Lizard (Agama agama) with Cal Tailbot Robot and Model Velociraptor (Discovery Channel 4D Anatomy Model, 2008 Fame Master Ent. Ltd.) (Thomas Libby, Evan Chang-Siu and Pauline Jennings. )

What happens when a lizard slips just before leaping into the air? Does the tail go up or down? And what on earth does it have to do with emergency first responders and retaining students in the science, technology, engineering and mathematics fields?

The answers start with a study by scientists at the University of California Berkeley.

A team of biologists and engineers sought to find out, specifically, how lizards are able to leap successfully even if they slip or stumble just before going airborne. Their collaboration and the resulting findings could be one secret to saving lives and keeping students interested in the STEM subjects.

It turns out that in the 1993 blockbuster “Jurassic Park,” the scene towards the end of the film where a Velociraptor leaps onto a Tyranosaurus Rex skeleton got the physics just right. The action presciently illustrates the Berkeley team’s findings — in particular, that a lizard that slips just before jumping pitches its tail upwards to keep it from flying into an oncoming object or plummeting to the ground.

It may seem like a small observation, but engineers translated these findings into a mathematical model and then to a toy car named Tailbot. The car was equipped with a gyroscope to sense its body position and, of course, a tail. When the car launched off of a ramp without the assistance of the gyroscope and tail adjustments, Tailbot plunged straight into the ground. But, with the assistance of sensors and mimicking a lizard’s tail behavior, Tailbot was able to adjust its position and land wheels down.

Figure 1 from the paper "Tail-assisted pitch control in lizards, robots and dinosaurs” to be published in the Jan. 12 print edition of the journal Nature. (Nature/Nature)

The biological discovery and the application in robotics could mean more agile search-and-rescue robots able to go places inaccessible to humans and trained animals. Take, for example, the aftermath of the tragic earthquake in Haiti or the tsunami in Japan. When humans were unable to enter the wreckage, dogs were sent. Imagine if, rather than dogs, robots armed with cameras and sensors could enter the rubble and provide feedback on the damage and signs of life?

“Engineers quickly understood the value of a tail,” said Berkeley professor and study co-author Thomas Libby via a Berkeley press release. “Robots are not nearly as agile as animals, so anything that can make a robot more stable is an advancement, which is why this work is so exciting.”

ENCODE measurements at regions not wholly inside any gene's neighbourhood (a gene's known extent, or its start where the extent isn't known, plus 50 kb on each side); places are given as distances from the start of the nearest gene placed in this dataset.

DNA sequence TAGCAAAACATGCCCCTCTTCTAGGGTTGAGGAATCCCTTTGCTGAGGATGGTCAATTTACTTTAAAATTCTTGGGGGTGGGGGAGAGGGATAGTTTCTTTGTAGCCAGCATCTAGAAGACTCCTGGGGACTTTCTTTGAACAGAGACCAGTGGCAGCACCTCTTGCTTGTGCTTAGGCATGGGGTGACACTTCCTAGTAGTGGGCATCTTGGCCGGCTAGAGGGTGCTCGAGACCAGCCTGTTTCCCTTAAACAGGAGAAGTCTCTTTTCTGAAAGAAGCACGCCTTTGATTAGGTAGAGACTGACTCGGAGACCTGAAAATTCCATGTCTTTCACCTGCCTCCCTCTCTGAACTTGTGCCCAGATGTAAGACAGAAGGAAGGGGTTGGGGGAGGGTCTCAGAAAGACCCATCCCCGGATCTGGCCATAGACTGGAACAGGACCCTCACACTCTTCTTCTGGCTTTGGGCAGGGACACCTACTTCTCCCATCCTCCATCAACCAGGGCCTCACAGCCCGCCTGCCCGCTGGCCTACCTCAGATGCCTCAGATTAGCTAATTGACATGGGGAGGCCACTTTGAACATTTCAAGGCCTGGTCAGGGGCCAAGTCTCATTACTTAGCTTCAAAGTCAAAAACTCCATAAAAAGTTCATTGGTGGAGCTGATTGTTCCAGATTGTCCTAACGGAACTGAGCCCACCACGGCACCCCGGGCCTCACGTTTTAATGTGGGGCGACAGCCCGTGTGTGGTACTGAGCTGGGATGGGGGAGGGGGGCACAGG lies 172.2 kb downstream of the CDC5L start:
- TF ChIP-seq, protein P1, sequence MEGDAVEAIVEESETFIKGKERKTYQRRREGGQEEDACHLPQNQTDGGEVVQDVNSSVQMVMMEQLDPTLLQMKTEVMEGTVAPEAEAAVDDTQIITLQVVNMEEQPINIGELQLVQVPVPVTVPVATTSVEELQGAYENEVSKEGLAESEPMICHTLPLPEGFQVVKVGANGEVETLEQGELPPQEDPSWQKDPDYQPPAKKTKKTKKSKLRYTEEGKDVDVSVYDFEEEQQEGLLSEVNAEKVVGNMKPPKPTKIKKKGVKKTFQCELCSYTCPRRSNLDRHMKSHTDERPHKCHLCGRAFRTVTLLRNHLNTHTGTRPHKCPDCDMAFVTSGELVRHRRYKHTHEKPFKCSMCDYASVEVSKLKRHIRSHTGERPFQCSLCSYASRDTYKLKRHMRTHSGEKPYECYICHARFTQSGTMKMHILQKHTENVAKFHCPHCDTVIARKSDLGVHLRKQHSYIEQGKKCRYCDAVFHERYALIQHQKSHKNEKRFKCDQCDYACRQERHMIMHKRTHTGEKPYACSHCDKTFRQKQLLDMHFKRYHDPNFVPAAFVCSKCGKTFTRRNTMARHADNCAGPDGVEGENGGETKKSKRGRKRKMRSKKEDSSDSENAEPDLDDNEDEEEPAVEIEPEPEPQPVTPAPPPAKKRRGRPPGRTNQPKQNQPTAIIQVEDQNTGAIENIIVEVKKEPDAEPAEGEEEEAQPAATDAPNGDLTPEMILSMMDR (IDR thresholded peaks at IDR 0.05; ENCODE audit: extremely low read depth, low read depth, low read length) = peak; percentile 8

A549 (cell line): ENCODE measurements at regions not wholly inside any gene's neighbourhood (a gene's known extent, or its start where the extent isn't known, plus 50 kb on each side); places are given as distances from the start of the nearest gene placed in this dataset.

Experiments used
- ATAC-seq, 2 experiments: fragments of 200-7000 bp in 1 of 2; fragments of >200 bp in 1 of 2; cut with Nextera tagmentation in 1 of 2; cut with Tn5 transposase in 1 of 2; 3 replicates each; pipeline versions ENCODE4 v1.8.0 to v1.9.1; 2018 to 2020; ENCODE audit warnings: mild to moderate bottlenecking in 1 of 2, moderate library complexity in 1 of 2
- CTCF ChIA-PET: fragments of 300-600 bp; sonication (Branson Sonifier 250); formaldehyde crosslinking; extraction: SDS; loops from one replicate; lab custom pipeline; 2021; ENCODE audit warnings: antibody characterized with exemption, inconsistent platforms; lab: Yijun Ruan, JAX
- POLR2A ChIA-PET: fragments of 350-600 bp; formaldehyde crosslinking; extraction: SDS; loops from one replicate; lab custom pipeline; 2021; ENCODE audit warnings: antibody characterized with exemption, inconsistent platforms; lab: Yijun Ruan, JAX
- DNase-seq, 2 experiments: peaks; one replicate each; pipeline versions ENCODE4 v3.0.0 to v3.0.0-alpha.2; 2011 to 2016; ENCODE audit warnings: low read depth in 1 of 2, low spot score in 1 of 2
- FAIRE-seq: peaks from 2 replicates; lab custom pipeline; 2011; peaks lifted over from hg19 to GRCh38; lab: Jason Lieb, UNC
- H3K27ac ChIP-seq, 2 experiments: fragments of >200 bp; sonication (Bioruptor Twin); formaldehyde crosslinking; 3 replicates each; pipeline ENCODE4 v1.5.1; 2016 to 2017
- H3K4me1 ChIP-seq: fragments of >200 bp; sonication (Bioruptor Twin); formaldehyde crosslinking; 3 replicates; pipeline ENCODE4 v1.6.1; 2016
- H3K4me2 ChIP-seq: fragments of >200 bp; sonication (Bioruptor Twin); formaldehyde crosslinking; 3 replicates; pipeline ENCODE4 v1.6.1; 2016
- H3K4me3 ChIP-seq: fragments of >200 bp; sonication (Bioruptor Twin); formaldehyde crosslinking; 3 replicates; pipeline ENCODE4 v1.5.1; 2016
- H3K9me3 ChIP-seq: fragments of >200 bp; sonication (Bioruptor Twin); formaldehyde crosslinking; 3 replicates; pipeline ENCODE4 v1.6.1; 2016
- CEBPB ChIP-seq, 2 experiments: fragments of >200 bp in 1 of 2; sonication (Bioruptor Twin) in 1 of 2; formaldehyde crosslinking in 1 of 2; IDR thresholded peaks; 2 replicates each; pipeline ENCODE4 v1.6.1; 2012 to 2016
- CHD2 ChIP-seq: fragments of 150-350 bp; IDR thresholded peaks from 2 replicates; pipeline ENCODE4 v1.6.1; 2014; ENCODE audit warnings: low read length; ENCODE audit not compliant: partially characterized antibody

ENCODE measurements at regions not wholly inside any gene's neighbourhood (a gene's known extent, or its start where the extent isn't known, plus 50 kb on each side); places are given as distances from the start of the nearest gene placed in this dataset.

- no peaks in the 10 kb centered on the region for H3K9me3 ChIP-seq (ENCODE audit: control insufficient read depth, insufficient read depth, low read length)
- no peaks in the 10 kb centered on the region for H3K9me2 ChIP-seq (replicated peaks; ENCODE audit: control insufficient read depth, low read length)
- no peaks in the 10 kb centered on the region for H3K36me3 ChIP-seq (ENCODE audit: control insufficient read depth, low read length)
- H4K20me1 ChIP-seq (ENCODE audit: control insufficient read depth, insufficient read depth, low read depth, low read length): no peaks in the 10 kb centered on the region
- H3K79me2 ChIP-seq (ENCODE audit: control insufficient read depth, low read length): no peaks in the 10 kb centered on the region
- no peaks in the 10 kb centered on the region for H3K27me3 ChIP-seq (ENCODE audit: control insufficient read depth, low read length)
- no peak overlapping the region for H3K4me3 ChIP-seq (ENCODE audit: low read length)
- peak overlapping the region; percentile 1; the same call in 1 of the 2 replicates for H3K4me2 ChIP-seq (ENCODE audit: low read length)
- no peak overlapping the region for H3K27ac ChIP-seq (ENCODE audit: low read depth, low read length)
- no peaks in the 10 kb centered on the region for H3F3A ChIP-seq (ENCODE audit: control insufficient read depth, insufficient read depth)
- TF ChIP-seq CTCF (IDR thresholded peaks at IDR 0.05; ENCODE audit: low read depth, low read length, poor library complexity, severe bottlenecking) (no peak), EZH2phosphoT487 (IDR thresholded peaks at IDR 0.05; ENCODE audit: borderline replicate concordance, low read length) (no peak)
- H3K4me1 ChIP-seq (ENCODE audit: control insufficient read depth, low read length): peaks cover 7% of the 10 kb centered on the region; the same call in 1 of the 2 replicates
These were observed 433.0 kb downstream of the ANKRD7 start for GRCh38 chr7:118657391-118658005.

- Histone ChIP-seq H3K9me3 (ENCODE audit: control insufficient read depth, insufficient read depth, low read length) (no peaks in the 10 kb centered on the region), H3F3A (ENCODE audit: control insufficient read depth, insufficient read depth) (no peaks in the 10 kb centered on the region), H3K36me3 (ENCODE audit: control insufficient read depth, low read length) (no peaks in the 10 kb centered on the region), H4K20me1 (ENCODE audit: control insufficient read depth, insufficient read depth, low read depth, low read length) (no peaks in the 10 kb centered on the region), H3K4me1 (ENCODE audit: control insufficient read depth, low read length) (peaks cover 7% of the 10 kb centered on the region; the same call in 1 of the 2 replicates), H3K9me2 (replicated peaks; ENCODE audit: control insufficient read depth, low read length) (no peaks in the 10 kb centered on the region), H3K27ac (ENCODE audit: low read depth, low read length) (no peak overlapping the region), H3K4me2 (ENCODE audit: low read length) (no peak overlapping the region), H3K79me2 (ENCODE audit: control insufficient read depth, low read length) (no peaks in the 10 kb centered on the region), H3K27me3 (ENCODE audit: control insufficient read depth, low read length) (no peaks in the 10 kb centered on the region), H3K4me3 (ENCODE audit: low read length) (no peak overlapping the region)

But, beyond the discovery and its potential applications, co-author and Director of Berkeley’s Center for Interdisciplinary Biological Inspiration in Education and Research (CiBER), Robert J. Full, is most excited about bridging the divides between disciplines.

“I would argue that, for cutting edge research, you have to really operate in interdisciplinary teams,” said Full, during an interview with the Post Tuesday. According to Full, students are not being trained this way, and it presents a barrier to breakthrough discoveries.

“Interdisciplinary is the way to go,” said Full, “so let’s teach them some of everything.”

The first challenge, however, is finding a “common language, ” according to Full. After all, engineers are trained to speak one way, while biologists are trained to speak another. At CiBER, says Full, “They learn each other’s strengths and how they both can be put in a mutualism. Both gain knowledge and information about their area.”

“The collective discoveries that come out,” continued Full, “are beyond what any single group can do.”

This means learning through discovery rather than rote education for both graduate and undergraduate students alike. But does it mean greater retention in the STEM fields — a leading concern for policy makers and business leaders?

“We don’t have enough data yet to say anything, but it looks really good so far,” said Full. “It’s going to be two to three more years before we will have enough data to say anything confidently.”

The need for interdisciplinary collaboration goes beyond the sciences, according to Full who, as a member of the Science and Entertainment Exchange, has had dinner with filmmaker and “Star Wars” creator George Lucas. “When they talk to us, they know that we’re a little bit crazy,” said Full of the interaction between filmmakers and scientists. But the collaborations have led Full to advise on films, such as “A Bug’s Life.”

“There’s this whole other world you can interract with,” said Full, who has presented at the TED conference (his video on animal movement has been viewed nearly 250,000 times) “you’re much more likely to be happy if you have more options with the kinds of things you can contribute.”

The CiBER research was funded by the National Science Foundation’s (NSF), including the NSF’s Integrative Graduate Education and Research Traineeship Program (IGERT) specifically on Bio- and Bio-inspired Motion Systems Operating in Complex Environments. Additional funds were provided by the Micro Autonomous Systems Technologies (MAST) consortium, which is funded in part by the U.S. Army Research Laboratory. The findings will be published in the Jan. 12 print edition of the journal Nature.

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